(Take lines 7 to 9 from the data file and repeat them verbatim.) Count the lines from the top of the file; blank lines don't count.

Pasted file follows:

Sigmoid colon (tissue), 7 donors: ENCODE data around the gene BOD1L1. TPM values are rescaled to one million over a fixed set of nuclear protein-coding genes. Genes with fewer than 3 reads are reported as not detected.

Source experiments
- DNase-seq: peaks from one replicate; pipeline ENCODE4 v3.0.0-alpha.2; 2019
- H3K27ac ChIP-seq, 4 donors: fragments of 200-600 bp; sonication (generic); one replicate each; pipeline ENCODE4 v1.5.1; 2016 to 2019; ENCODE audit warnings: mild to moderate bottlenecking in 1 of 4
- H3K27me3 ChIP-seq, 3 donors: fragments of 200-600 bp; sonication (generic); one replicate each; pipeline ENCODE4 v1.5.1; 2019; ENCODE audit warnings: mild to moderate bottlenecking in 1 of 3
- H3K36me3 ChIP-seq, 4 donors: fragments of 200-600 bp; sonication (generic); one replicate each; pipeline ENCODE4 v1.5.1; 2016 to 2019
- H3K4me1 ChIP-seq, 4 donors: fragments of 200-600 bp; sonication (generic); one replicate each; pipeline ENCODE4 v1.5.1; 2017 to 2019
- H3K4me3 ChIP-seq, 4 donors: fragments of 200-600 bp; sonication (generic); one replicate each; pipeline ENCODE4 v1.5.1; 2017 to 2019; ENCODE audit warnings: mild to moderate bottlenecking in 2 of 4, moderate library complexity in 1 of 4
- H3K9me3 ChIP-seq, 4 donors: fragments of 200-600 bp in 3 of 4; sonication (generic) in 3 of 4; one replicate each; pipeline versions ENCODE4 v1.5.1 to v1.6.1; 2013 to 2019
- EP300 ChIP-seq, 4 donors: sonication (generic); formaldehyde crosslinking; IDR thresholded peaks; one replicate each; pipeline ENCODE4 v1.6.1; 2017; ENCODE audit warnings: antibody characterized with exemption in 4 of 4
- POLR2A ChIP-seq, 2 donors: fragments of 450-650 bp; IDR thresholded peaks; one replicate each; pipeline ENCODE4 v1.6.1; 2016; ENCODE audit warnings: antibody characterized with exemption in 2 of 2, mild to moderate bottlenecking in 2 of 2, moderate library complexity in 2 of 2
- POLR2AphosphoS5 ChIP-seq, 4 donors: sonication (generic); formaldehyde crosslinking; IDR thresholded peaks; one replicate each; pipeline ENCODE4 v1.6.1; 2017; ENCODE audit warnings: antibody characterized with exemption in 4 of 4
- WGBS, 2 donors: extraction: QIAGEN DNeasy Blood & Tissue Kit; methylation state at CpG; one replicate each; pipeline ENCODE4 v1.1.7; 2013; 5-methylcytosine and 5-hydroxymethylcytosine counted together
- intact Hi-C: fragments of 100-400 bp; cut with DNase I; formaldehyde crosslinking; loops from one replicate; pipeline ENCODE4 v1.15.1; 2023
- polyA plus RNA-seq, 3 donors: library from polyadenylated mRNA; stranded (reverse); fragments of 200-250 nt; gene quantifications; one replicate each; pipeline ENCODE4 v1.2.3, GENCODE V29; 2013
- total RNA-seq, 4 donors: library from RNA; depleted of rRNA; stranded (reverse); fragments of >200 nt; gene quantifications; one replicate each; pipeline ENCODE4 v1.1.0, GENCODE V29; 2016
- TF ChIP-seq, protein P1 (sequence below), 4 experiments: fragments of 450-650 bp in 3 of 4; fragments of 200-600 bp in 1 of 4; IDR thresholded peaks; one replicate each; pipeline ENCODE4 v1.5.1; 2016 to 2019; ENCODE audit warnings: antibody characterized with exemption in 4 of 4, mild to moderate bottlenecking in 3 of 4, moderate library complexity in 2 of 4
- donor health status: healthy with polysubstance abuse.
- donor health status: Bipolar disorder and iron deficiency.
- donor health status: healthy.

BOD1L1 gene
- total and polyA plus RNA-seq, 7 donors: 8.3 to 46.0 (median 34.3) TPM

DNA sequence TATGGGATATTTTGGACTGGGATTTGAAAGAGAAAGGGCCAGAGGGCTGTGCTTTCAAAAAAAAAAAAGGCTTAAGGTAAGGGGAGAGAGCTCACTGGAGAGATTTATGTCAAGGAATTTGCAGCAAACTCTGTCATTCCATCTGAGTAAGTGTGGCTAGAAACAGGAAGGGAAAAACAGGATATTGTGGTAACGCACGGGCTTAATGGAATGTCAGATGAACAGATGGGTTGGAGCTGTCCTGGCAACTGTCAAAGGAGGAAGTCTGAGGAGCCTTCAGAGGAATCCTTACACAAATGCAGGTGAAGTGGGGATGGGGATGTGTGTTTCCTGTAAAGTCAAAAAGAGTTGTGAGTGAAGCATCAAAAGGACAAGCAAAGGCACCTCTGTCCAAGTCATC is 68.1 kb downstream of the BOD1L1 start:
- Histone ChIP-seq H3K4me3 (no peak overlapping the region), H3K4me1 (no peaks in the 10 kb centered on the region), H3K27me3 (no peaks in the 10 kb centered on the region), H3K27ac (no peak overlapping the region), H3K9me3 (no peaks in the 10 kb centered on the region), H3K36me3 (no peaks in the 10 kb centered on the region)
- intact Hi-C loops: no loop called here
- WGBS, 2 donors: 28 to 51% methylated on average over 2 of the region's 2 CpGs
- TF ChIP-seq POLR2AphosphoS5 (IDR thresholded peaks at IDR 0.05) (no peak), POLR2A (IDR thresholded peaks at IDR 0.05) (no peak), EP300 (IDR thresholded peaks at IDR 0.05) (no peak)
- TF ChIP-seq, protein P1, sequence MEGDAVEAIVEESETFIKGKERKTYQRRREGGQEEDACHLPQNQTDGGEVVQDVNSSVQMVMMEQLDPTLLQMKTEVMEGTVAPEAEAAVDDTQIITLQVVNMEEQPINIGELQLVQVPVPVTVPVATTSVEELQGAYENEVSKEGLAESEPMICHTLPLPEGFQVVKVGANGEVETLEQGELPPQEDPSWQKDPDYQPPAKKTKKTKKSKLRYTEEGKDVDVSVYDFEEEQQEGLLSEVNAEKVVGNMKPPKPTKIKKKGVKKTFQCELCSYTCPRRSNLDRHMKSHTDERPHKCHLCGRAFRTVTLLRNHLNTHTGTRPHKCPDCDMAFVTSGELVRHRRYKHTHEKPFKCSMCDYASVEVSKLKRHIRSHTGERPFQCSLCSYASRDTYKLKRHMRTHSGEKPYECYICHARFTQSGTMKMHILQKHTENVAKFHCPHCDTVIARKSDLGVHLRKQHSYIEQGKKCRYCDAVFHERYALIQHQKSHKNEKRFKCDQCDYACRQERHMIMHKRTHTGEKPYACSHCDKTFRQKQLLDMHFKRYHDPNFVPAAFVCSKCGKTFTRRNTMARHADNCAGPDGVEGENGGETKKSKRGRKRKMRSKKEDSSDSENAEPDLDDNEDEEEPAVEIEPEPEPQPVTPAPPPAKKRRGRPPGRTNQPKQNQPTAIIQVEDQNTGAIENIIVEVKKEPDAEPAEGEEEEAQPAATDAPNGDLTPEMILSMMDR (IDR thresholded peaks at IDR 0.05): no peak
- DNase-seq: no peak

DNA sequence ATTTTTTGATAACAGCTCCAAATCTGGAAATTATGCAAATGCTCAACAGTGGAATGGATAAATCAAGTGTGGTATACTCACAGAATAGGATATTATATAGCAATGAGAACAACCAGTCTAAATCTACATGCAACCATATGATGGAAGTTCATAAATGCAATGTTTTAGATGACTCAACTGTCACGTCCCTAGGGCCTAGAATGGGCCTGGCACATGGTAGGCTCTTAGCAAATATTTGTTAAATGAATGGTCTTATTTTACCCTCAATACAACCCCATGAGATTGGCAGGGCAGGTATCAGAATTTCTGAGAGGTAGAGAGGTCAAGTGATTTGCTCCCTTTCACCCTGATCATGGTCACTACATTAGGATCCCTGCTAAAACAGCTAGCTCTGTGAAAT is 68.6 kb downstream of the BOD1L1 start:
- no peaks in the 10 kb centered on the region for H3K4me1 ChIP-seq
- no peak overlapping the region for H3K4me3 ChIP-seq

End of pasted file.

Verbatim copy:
- H3K4me1 ChIP-seq, 4 donors: fragments of 200-600 bp; sonication (generic); one replicate each; pipeline ENCODE4 v1.5.1; 2017 to 2019
- H3K4me3 ChIP-seq, 4 donors: fragments of 200-600 bp; sonication (generic); one replicate each; pipeline ENCODE4 v1.5.1; 2017 to 2019; ENCODE audit warnings: mild to moderate bottlenecking in 2 of 4, moderate library complexity in 1 of 4
- H3K9me3 ChIP-seq, 4 donors: fragments of 200-600 bp in 3 of 4; sonication (generic) in 3 of 4; one replicate each; pipeline versions ENCODE4 v1.5.1 to v1.6.1; 2013 to 2019